Monthly Archives: July 2014

Cultural Health is Good for Your Health

At Ministry Door County Medical Center, we believe that art, music and theater are good for your health. That’s why Ministry is a primary supporter of a wide variety of arts organizations in Door and Kewaunee counties, from professional theater to classical music to arts programs for children.

“Ministry’s support has been a lifeline for us,” says Bob Boles, Co-Artistic Director of Third Avenue Playhouse in Sturgeon Bay. “By underwriting the past two summer seasons, they have helped us bring live theater to our growing audience, and we’ve also partnered with Ministry to present community events in support of other charities. There aren’t many organizations that reach out to the arts community like Ministry does. They’re really extraordinary.”

Brian Kelsey, Managing Director of Peninsula Players Theatre, agrees. “By supporting The Play’s The Thing, our winter playreading project, and sponsoring our first show of the season, The Tin Woman, Ministry has really embraced our mission.” Ministry’s sponsorship of the World Premiere of The Tin Woman was especially meaningful, as the play, centered on the story of an organ donor and recipient, dealt with themes of trauma, loss and redemption. “By supporting the arts, Ministry not only helps our organization, but also affects people. They recognize the power of the arts to help and to heal.”

A scene from The Tin Woman at Penisula Players Theatre

A scene from The Tin Woman at Penisula Players Theatre

In addition to sponsoring organizations including American Folklore Theater, Door County Plein Air Festival, and Birch Creek Music Performance Center, Ministry is the primary sponsor of the Peg Egan Concert Series in Egg Harbor and presents its own free “Music in the Garden” concert series on the Ministry campus in July.

Audience members enjoy at free concert at Ministry's green space

Audience members enjoy at free concert at Ministry’s green space

Ministry also brings the arts to children throughout Door and Kewaunee counties. Since 2007, Ministry’s “Art for Health” programs have served hundreds of children through after school programs and summer camps, immersing kids in visual and performing arts and building confidence and community. A similar program for older adults operates at the Door County Senior Center.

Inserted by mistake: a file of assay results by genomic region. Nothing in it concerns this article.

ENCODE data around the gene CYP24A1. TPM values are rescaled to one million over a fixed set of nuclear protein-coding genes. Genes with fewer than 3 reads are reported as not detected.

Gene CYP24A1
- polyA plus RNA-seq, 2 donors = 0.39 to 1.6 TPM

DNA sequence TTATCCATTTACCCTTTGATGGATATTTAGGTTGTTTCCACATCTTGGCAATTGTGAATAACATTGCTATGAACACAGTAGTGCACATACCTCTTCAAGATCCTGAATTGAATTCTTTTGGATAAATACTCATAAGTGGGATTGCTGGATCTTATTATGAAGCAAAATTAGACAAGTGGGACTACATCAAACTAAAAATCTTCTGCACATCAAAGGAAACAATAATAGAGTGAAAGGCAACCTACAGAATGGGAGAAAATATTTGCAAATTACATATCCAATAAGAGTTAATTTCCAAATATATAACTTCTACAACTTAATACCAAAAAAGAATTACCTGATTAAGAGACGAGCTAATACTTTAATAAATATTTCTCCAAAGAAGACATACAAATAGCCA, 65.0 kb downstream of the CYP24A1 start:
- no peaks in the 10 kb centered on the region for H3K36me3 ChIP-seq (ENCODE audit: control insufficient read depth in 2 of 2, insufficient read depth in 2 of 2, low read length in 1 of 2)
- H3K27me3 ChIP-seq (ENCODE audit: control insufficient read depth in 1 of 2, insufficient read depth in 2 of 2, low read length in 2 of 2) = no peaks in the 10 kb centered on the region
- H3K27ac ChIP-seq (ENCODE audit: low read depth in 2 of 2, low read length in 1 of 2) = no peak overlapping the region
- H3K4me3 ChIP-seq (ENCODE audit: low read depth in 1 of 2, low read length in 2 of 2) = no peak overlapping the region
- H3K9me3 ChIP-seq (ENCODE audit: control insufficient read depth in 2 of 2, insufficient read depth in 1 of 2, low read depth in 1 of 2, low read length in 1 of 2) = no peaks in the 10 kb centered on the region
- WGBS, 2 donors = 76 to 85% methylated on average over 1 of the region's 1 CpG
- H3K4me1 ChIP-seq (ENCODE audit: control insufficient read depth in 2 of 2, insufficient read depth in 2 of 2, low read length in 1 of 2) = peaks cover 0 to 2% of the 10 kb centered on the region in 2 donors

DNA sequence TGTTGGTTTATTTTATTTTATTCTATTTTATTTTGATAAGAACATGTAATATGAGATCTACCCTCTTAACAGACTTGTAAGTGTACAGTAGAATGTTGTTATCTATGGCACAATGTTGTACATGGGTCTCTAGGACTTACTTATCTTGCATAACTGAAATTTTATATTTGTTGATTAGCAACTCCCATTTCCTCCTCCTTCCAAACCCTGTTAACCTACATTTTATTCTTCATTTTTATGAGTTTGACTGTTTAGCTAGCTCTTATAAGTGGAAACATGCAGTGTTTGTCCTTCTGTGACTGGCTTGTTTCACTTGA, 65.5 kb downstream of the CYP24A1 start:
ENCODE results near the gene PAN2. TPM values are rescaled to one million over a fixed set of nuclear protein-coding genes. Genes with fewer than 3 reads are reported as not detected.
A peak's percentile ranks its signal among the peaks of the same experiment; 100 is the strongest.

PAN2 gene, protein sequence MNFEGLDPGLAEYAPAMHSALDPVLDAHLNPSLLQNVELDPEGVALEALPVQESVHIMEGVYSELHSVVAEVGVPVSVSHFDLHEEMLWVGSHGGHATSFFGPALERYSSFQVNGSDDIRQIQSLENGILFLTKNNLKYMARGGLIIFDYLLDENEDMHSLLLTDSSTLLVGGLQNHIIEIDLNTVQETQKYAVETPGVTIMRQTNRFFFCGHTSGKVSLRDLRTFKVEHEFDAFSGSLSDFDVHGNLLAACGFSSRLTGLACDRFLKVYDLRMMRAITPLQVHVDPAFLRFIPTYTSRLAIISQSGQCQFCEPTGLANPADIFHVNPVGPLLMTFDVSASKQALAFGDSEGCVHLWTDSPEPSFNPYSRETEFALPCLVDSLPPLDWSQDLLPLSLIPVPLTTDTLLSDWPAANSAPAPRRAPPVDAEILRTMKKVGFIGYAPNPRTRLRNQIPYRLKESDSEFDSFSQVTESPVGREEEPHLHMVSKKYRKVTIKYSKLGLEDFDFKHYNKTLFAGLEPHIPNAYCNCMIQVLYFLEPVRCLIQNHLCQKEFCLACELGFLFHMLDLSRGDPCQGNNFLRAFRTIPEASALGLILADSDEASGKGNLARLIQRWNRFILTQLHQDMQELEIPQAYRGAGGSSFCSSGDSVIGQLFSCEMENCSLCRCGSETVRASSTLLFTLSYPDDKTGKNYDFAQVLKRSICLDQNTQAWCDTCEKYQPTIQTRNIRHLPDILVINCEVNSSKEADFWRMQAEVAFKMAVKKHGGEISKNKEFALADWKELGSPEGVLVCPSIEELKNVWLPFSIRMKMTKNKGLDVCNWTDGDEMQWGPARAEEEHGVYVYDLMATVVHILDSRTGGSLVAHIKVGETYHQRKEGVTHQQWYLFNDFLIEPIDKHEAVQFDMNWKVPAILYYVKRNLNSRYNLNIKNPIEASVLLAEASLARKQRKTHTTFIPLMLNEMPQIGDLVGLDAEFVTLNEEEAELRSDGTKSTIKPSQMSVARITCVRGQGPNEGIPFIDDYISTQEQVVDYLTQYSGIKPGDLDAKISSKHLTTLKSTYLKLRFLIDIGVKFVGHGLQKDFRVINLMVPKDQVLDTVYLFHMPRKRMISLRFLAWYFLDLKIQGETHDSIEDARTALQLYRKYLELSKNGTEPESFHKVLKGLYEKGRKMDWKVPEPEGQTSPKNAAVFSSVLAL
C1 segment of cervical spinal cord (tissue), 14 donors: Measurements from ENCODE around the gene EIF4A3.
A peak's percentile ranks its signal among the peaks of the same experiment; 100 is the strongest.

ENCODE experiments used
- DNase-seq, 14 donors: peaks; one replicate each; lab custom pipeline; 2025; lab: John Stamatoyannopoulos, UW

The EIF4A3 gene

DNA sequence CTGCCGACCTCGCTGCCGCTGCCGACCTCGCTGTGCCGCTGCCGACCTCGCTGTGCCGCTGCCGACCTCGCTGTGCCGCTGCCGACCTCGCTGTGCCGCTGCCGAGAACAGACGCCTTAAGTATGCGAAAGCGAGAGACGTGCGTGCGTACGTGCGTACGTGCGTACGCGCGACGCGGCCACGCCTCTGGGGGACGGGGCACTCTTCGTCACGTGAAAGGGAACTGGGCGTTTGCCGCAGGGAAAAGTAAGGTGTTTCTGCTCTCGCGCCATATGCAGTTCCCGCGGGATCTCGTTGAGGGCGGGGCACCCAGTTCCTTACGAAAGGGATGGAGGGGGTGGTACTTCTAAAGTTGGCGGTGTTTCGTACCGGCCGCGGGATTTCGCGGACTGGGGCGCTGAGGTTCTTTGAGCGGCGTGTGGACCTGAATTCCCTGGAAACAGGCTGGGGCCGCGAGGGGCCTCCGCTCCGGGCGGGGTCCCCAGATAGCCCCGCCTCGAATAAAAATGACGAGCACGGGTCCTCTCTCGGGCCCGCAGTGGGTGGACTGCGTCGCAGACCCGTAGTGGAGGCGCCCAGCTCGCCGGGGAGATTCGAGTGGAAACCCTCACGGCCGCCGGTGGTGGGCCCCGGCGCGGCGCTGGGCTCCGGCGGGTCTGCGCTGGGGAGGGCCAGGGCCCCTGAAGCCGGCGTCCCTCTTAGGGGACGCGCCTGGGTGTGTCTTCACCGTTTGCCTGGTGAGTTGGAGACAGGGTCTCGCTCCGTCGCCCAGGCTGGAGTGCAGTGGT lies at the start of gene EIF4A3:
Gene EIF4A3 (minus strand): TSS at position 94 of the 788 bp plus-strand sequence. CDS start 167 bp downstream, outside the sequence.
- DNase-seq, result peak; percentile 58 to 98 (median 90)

Kids enjoyed a free arts camp courtesy of Ministry at Southern Door School

Kids enjoyed a free arts camp courtesy of Ministry at Southern Door School

“We know that enjoying the arts benefits the mind, body and spirit,” says Kevin Grohskopf, Chief Business Development Officer at Ministry. “That’s why Ministry has made it a priority to support Door County’s vibrant arts community and create many opportunities for residents and visitors to enjoy music, theater and the visual arts.”

Massage Services Good for Body, Mind and Spirit

For Julie Evans, Licensed Massage Therapist at Ministry Door County Medical Center’s Rehab Services, seeing the change in her clients is the most fulfilling part of her work. “I can see it in people’s faces,” she says. “It’s so rewarding to help take away the pain and make people feel good.”

Evans, who has seven years’ experience as a massage therapist, recently joined the Ministry Rehab team and specializes in deep tissue massage, traditional Swedish massage and a Hawaiian style of massage called Lomilomi.  She and five other massage therapists provide a wide range of massage styles at three locations: Rehab Services in Sturgeon Bay, the Women’s Center at Ministry Door County Medical Center, and at Ministry’s Algoma Rehab location. Massage therapy staff also provide services in partnership with the Northern Door YMCA in Fish Creek.

Julie Evans, LMT

Julie Evans, LMT

“We provide a valuable service to the community in offering affordable professional massage,” says Deb Whitelaw-Gorski, director of Rehab Services. “Massage has many benefits, including decreasing stress, potentially boosting the immune system and improving overall health and wellness.” Evans also cites massage’s impact on mental health. “We live such chaotic lives,” she says. “Massage offers people time to relax and have time for themselves.”